Italy’s Renewed Approach to Foreign, Security and Defense Policy

About a month has passed since the formation of the new Italian government led by Prime Minister Giorgia Meloni. The foreign debut of the new government took place in the context of a tight international schedule, including the COP27 and G20 summits, which allowed the Italian Prime Minister to take advantage of this by securing several bilateral meetings within these forums.

In Bali, Meloni met with US President Joe Biden, Turkish President Recep Tayyip Erdogan and Chinese President Xi Jinping in a briefing-only format (, November 15). Prior to that, the Italian Prime Minister visited Brussels on his first foreign visit and met with high-level members of the European Union. Afterwards, he welcomed the Secretary General of the North Atlantic Treaty Organization (NATO) Jens Stoltenberg in Rome, reaffirming Italy’s commitment to the alliance.

The chronology and congenial tone underpinning this itinerary were intended to contradict some assumptions of Italian foreign policy of “Magyarization” (“Hungarianization”) towards Rome’s NATO and EU partners. and isolated (Euractiv, September 16). But thanks to Meloni’s public diplomacy efforts, the new government has already taken decisions that reflect Rome’s overall approach to foreign, defense and security policy, largely in line with the old government’s approach, and adding a number of new efforts.

Following a parliamentary and public debate on December 1, the Italian government agreed to provide military aid to Ukraine until the end of 2023, without requiring another parliamentary vote. It is an extension of the previous government’s February 25 resolution, which has been amended variously throughout the year, announcing a swift response to Russia’s renewed aggression in Ukraine, which would have expired at the end of this year had it not been extended (RaiNews, December 2).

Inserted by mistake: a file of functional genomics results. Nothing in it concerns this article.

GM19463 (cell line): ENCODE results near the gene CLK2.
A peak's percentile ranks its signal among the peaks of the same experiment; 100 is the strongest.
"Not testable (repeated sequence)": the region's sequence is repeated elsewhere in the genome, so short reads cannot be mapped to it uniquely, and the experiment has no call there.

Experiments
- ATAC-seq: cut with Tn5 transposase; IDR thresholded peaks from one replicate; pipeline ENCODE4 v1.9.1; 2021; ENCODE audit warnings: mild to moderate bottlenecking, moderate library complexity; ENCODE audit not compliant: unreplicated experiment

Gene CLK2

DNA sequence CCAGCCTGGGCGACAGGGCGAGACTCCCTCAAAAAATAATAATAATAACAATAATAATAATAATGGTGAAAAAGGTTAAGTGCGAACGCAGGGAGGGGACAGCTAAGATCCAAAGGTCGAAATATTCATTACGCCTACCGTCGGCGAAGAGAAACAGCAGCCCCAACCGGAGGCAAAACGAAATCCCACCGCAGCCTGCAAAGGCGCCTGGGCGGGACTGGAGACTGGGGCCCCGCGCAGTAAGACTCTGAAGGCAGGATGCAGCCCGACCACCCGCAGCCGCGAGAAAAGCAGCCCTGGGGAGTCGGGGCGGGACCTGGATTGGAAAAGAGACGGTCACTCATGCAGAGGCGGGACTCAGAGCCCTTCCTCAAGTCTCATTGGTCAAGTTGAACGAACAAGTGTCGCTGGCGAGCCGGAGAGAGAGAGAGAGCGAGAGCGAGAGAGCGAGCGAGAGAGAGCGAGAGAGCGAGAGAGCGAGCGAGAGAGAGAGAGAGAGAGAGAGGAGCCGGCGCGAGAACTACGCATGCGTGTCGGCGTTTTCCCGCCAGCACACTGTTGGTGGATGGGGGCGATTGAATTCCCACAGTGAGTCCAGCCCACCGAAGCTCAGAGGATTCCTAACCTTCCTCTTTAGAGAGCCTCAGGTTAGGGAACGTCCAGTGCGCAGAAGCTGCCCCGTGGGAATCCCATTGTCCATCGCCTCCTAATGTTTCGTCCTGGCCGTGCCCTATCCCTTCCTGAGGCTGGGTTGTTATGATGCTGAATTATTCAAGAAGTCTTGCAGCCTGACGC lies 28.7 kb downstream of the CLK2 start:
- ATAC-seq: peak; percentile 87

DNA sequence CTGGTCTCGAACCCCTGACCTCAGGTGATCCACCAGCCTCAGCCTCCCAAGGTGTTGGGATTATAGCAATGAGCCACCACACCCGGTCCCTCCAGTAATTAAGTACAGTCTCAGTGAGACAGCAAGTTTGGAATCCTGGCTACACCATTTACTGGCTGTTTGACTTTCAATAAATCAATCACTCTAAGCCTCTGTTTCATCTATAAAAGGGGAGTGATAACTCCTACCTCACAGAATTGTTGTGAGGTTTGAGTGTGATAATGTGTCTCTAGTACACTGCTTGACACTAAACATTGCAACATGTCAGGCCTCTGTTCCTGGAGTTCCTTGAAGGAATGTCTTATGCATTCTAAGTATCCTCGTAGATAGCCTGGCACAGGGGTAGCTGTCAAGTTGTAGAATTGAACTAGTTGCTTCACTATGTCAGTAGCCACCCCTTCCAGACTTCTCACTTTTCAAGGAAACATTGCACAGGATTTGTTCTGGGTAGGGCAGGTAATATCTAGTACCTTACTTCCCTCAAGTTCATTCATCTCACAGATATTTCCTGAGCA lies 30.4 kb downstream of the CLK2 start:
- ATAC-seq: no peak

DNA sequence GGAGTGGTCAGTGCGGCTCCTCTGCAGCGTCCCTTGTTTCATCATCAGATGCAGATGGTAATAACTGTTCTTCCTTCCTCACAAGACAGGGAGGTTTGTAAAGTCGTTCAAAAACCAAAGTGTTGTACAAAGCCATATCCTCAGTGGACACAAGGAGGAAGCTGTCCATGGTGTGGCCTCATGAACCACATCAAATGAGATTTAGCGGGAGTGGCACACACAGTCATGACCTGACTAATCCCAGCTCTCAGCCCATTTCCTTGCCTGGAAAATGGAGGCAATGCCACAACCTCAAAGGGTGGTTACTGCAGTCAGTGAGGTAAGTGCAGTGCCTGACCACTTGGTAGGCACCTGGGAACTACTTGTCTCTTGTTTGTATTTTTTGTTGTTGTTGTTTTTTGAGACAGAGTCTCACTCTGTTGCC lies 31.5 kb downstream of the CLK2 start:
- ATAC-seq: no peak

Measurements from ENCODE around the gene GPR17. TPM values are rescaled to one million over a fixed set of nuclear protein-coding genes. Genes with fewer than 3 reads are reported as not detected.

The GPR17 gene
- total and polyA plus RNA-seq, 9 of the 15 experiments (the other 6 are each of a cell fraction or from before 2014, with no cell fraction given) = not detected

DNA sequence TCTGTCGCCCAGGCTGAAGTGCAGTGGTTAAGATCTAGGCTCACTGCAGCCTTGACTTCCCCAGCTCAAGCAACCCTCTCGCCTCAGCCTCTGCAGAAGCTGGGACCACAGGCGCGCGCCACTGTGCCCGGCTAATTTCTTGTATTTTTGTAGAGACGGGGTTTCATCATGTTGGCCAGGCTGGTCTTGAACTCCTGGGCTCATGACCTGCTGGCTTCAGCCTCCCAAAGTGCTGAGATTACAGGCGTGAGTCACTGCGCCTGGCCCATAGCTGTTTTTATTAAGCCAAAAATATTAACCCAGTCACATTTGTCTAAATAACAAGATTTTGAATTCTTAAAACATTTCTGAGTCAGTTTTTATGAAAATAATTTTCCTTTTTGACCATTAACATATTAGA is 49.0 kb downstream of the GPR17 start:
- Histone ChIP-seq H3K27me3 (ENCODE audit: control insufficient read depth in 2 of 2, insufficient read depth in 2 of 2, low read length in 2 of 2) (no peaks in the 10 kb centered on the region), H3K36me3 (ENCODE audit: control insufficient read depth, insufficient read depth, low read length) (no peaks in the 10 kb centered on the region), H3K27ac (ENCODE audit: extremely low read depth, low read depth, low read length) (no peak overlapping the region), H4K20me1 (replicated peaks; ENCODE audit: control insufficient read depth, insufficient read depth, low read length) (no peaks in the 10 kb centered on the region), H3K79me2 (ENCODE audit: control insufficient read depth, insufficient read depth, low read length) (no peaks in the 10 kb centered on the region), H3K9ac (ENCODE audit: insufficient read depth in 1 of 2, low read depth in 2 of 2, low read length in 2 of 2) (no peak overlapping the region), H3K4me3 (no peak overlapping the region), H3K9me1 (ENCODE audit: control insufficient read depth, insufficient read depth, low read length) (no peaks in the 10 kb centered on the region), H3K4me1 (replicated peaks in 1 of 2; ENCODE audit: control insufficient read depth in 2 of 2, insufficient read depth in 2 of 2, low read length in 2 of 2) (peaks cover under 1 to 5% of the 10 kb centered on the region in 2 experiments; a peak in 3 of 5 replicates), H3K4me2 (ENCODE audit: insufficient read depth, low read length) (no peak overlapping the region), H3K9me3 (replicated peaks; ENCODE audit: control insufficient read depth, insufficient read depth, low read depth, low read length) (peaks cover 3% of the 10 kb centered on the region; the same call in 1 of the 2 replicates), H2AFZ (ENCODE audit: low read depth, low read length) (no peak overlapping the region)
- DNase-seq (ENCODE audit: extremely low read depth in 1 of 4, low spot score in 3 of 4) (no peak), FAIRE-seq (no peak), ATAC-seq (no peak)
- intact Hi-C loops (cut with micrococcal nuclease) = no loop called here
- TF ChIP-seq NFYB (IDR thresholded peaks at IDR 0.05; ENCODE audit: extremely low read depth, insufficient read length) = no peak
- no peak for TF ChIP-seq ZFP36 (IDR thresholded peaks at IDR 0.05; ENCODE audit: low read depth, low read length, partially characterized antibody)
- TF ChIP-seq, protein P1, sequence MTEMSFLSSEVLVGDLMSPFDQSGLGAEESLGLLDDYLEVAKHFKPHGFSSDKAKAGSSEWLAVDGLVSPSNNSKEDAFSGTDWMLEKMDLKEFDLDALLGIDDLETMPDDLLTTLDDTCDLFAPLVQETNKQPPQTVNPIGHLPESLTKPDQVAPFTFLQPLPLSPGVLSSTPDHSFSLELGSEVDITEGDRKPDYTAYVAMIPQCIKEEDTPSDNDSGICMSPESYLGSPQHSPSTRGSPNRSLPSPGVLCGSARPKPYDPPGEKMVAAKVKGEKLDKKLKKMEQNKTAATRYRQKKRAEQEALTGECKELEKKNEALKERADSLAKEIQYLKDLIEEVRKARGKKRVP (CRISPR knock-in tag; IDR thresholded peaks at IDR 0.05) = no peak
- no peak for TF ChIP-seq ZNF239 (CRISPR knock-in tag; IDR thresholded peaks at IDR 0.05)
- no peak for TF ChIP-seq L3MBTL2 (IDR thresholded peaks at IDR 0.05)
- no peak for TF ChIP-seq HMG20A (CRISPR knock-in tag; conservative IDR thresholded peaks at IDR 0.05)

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The expansion has far more political implications than its obvious technical content, and has been repeatedly pushed by Meloni’s party and supported by other governing majorities. However, the opposition, which includes former prime minister Giuseppe Conte’s Five Star Movement, a small coalition of Greens and a handful of far-left parties, strongly opposes the measure. In fact, Italy is still delivering parts of the fifth and final aid package approved by the February 25 legislation. The package’s contents, like all other “Ukraine Aid Orders,” are being kept secret because, a rarity among other security partners, Russia’s access to this sensitive information needs to be restricted. A list of what Italy delivered to Ukraine is available from open sources, but parts of it have been leaked to the press (La Repubblica, October 29; Ukrinform, December 6).

Furthermore, on December 1, Italy approved a resolution extending the participation of Italian military personnel in NATO’s Joint Task Force on Very High Readiness. In an interview with the Italian press, Italian Defense Minister Guido Crocetto expressed the government’s willingness to spend 2 percent of GDP on military spending, as required by NATO (Il Foglio, November 21).

Roman Russia remains unresolved, but should be viewed in terms of domestic security rather than foreign policy or Italy’s role in NATO. As the recent vote on aid to Ukraine shows, the current balance of power in the Italian parliament does not allow Italian-Russian relations to directly influence government decision-making.